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Fargo no longer working with GPS supplier Epic

The city of Fargo is no longer contracting with Epic Solutions, the company over which former Public Works Director Al Weigel was fired for circumventing city purchasing policy.

Fargo City Administrator Pat Zavoral

The city of Fargo is no longer contracting with Epic Solutions, the company over which former Public Works Director Al Weigel was fired for circumventing city purchasing policy.

Epic supplied about $214,000 in GPS hardware and software for the Street Department's fleet, but the city will likely go with another company to get the system working, City Administrator Pat Zavoral said.

Most of the city's money to Epic was spent on researching and developing software that turned out to be unviable, Zavoral said.

"The solutions they were providing us didn't work, so we were just going to cut our losses," he said.

The system was designed to track the movement of the fleet and includes additional technology to assist drivers while plowing snow.


Staff testified during Weigel's termination hearings that there were numerous malfunctions with the tracking system.

Epic Solutions CEO and President Jeff Wilkens said the system works. It's likely city staff isn't sure how to operate it, he said.

Epic would normally provide technical support but has not been contacted by the city about the system, Wilkens said.

Wilkens sent letters to city commissioners in April, requesting a meeting to discuss the system, as well as statements made about Epic during Weigel's termination hearings.

"It's beyond that," Zavoral said of meeting with Epic.

City leaders and staff didn't meet with Epic, but City Attorney Erik Johnson sat down with Wilkens in June to discuss $13,000 in GPS loggers the city claims they never received.

The units are still sitting in a box at Epic, Wilkens said. "They just have to pick them up," he said.

The city still owes Epic about $30,000 for two trucks the company worked on, Wilkens said.


Johnson said Epic has yet to supply any documentation on that claim. But Wilkens said the work is included in four invoices Epic supplied to the city.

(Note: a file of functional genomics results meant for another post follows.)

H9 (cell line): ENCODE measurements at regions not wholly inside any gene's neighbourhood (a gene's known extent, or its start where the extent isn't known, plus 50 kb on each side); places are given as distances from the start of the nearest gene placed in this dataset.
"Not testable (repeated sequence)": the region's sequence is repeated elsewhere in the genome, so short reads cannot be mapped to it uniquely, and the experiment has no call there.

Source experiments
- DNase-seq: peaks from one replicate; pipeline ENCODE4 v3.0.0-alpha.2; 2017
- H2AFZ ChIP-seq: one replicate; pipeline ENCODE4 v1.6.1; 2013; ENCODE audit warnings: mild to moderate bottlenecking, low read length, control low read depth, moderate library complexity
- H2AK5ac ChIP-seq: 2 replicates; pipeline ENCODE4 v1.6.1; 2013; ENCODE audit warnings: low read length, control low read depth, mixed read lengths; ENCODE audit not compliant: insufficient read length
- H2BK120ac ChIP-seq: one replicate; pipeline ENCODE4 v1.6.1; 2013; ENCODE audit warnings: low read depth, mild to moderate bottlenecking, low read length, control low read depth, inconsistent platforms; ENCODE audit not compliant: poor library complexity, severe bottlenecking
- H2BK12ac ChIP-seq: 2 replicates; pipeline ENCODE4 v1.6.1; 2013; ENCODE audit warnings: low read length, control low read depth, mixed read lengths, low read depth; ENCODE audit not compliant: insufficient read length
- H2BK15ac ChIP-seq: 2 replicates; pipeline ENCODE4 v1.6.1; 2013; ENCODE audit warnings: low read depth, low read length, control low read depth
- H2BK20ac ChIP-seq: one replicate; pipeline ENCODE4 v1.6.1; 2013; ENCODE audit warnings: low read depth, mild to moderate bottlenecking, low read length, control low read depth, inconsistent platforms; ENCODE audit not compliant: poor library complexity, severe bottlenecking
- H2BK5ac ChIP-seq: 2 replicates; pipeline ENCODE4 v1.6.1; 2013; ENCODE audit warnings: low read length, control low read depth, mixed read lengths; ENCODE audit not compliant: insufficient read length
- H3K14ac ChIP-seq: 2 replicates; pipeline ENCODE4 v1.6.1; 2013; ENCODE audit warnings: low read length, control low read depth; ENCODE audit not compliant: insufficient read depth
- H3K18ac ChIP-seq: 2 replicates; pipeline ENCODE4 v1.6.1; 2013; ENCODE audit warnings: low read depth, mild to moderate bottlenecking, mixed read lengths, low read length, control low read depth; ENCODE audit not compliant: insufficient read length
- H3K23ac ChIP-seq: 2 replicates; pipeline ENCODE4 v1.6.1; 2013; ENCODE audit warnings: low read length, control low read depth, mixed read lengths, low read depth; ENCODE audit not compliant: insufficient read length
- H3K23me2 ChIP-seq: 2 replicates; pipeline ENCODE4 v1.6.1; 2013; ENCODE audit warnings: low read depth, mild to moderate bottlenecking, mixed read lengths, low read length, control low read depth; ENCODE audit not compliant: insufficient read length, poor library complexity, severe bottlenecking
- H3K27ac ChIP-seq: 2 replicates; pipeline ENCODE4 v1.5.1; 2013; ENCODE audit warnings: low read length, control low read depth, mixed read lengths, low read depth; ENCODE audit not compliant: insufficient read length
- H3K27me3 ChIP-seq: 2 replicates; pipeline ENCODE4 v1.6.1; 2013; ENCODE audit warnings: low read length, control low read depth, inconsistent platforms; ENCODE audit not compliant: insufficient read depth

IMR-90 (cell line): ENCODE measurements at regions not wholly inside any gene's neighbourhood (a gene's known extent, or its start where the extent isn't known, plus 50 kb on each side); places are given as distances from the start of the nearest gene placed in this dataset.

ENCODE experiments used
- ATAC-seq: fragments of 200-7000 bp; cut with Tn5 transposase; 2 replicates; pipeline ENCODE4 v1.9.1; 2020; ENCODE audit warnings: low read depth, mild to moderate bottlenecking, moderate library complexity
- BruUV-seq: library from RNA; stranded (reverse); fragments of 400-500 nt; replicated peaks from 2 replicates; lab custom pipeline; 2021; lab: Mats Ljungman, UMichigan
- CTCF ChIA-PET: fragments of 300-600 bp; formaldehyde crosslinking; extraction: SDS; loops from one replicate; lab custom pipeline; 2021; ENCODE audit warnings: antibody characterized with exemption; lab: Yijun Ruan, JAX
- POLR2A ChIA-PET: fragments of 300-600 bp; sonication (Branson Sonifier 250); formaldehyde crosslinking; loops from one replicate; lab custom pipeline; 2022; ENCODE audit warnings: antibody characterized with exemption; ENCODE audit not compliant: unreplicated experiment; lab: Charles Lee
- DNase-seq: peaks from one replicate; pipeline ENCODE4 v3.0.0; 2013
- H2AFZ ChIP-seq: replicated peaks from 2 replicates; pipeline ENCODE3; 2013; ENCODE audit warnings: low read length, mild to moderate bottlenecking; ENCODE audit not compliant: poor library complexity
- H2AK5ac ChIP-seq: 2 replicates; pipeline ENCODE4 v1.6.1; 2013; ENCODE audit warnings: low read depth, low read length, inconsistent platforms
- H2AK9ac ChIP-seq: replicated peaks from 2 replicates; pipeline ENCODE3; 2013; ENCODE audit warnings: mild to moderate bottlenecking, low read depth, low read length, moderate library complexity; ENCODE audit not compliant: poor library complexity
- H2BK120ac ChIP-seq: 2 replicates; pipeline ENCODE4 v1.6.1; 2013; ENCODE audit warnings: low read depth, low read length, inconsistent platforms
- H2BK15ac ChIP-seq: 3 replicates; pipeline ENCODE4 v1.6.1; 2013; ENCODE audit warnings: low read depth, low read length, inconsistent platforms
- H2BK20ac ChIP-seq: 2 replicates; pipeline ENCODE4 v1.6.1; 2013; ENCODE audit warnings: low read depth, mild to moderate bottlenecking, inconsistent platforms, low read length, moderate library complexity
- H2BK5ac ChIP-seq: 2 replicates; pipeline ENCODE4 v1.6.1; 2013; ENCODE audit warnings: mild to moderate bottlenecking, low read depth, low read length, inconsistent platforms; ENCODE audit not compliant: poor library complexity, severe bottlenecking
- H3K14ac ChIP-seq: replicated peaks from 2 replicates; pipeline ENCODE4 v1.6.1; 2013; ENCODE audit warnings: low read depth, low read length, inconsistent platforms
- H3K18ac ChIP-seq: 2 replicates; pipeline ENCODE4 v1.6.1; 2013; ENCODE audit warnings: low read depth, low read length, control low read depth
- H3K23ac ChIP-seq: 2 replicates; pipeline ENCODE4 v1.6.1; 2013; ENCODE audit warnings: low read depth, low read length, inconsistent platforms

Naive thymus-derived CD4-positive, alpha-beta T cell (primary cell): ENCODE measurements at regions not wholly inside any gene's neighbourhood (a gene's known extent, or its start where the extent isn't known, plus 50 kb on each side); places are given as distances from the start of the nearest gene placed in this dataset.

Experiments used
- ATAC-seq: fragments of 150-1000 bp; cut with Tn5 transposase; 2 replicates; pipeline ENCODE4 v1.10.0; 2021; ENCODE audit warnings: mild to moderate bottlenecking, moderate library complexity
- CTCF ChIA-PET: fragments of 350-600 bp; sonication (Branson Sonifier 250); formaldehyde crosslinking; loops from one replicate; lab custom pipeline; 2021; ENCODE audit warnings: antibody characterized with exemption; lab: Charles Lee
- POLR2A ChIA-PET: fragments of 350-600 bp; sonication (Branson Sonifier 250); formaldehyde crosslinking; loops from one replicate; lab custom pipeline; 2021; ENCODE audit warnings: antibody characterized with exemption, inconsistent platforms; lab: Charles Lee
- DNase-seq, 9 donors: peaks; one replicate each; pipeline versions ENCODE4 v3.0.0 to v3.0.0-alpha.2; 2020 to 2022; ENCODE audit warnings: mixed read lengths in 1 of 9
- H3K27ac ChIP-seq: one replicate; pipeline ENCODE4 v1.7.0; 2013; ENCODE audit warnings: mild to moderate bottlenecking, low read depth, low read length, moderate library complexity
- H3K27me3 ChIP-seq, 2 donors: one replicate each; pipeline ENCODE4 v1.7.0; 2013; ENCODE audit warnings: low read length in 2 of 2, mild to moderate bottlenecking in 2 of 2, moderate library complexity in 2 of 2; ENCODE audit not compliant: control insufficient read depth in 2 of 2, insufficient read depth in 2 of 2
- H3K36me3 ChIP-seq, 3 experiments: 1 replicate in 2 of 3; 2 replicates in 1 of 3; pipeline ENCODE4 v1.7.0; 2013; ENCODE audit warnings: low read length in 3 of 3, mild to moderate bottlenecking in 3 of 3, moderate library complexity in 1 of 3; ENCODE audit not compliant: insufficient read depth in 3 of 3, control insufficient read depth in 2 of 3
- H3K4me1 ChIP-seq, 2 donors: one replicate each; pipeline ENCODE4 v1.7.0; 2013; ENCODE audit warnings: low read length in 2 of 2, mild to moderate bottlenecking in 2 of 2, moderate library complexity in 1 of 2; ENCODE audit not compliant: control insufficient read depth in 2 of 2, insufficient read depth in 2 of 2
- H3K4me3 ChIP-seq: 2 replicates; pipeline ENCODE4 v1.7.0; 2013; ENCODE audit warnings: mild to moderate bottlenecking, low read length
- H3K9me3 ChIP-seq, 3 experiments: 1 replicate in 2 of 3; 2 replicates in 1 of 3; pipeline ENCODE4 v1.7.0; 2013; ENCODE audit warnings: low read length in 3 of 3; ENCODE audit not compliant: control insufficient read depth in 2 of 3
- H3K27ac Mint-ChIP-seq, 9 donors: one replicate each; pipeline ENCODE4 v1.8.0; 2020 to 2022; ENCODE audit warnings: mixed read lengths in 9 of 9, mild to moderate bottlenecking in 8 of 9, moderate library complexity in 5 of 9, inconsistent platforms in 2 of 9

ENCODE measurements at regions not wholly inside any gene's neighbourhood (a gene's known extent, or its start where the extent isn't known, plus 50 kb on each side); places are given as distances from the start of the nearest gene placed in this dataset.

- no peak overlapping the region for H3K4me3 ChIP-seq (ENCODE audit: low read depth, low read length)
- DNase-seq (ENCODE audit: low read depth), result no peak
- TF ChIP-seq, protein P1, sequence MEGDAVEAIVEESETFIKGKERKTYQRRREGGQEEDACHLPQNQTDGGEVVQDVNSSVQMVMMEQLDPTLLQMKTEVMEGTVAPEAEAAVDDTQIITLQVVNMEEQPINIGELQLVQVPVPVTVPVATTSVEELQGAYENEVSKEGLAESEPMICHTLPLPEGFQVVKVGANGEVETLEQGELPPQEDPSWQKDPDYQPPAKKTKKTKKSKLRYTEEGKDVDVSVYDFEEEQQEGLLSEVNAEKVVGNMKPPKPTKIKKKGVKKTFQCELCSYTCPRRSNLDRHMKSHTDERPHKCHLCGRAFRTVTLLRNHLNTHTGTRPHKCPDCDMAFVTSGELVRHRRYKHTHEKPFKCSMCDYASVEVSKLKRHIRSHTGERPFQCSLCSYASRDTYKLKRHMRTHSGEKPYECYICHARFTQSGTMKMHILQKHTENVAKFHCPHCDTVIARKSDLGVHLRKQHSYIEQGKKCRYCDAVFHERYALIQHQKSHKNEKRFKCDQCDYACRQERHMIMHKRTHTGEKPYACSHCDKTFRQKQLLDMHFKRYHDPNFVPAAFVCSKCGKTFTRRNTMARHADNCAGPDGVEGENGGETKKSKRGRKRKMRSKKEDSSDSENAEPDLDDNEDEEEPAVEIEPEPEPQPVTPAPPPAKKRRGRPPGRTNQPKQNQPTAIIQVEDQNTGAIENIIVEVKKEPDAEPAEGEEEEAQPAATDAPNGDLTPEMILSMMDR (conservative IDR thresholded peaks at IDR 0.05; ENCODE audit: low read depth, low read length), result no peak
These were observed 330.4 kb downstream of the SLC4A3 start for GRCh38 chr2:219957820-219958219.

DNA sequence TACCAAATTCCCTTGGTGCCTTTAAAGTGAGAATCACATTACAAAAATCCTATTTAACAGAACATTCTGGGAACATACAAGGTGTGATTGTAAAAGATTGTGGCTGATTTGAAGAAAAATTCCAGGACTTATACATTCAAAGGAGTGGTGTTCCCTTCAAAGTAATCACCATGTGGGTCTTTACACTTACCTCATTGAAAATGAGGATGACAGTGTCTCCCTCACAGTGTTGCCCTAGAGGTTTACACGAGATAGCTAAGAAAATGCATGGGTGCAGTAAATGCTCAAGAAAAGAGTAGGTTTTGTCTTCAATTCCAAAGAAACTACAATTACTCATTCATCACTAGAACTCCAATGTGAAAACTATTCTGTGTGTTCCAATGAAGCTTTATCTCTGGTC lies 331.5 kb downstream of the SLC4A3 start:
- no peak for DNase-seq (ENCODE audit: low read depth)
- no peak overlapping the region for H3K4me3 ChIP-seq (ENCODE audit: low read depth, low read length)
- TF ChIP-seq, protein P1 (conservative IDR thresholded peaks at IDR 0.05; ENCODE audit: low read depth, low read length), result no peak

Epic invoices included in the forensic accounting report into Weigel's firing have all been paid by the city, the report shows.

The city's finance office did not have a record of those four invoices on Friday, said Kent Costin, Fargo finance director.

"The city feels it's owed about $13,000 ... and Epic said it's still owed some money. That's where the impasse appears," Johnson said.

Fargo will likely keep the hardware Epic supplied but plans to put out bids to get the system operational, Zavoral said.

Ben Dow, who was named public works director on Friday, will determine how much of the existing hardware can be used and what additional products the city will need to purchase, Zavoral said.

The Street Department requested $54,000 in the 2011 budget for projects similar to the systems Epic supplied, according to an e-mail from Costin.

City officials fired Weigel in March for ignoring the city's purchasing policy by steering business to Epic Solutions of Fargo without getting bids from competing firms. Wilkens and Epic Vice President Tim Marthe were also partners with Weigel in Quad Investments, a company that leases space to Epic.


Instead of putting together a proposal with all of the details of the project, Weigel was found to have broken payments into less than $10,000.

"As a result you have just the various components installed on several of the trucks," instead of the fully operational system, Johnson said.

The city's purchasing policy requires de­part­ment heads to solicit bids for any project over $25,000 and to get at least three quotes for purchases of $10,000 to $25,000.

Wilkens said his company was "very cooperative" in all of the investigation proceedings and has attempted to work with the city on problems.

"(Epic) was cleared of any wrongdoing, yet our name got drug through the mud," Wilkens said.

Readers can reach Forum reporter Heidi Shaffer at (701) 241-5511

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